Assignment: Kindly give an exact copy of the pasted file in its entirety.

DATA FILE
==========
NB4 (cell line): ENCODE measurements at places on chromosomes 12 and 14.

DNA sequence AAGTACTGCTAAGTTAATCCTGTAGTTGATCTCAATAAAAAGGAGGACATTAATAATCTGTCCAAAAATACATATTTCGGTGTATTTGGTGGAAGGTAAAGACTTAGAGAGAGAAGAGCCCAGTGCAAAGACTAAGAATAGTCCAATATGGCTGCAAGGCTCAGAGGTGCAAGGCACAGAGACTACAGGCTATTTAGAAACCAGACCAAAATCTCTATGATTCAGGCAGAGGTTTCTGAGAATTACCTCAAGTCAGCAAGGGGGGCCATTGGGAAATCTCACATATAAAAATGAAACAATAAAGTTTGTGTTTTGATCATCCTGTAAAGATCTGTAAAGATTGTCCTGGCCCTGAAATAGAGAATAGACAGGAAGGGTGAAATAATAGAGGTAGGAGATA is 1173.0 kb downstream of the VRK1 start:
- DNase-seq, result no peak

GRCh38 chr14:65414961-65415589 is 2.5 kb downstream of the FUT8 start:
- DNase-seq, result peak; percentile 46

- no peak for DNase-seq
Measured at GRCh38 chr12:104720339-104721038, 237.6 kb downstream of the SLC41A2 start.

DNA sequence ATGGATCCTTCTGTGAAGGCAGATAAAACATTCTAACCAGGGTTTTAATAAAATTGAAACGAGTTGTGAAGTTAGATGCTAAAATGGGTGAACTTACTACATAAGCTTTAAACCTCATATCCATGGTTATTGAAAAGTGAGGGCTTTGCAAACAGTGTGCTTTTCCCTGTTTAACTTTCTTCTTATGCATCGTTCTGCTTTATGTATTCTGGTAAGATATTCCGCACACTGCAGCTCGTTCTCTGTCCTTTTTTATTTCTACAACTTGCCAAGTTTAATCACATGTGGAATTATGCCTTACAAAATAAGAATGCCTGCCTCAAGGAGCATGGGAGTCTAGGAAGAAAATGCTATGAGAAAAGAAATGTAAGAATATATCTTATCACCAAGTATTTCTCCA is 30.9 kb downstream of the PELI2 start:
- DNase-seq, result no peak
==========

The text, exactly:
NB4 (cell line): ENCODE measurements at places on chromosomes 12 and 14.

DNA sequence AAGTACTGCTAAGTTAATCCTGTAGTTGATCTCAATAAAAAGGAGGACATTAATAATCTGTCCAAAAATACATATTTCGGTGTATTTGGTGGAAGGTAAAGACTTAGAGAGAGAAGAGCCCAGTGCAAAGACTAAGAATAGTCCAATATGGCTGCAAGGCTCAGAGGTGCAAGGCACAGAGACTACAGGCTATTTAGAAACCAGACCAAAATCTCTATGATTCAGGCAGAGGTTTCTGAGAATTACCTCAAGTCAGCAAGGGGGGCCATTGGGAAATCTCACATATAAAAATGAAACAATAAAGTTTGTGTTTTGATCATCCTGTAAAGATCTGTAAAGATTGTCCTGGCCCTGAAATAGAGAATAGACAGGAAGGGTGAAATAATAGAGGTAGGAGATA is 1173.0 kb downstream of the VRK1 start:
- DNase-seq, result no peak

GRCh38 chr14:65414961-65415589 is 2.5 kb downstream of the FUT8 start:
- DNase-seq, result peak; percentile 46

- no peak for DNase-seq
Measured at GRCh38 chr12:104720339-104721038, 237.6 kb downstream of the SLC41A2 start.

DNA sequence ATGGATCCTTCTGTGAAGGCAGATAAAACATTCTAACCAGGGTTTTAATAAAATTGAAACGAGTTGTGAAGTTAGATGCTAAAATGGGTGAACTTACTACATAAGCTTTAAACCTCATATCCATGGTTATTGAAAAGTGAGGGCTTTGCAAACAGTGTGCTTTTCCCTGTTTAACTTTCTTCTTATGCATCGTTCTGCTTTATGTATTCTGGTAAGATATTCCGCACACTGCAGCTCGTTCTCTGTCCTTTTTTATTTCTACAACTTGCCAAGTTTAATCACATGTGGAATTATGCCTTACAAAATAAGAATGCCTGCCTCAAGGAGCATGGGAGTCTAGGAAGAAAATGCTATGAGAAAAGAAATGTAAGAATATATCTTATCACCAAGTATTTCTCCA is 30.9 kb downstream of the PELI2 start:
- DNase-seq, result no peak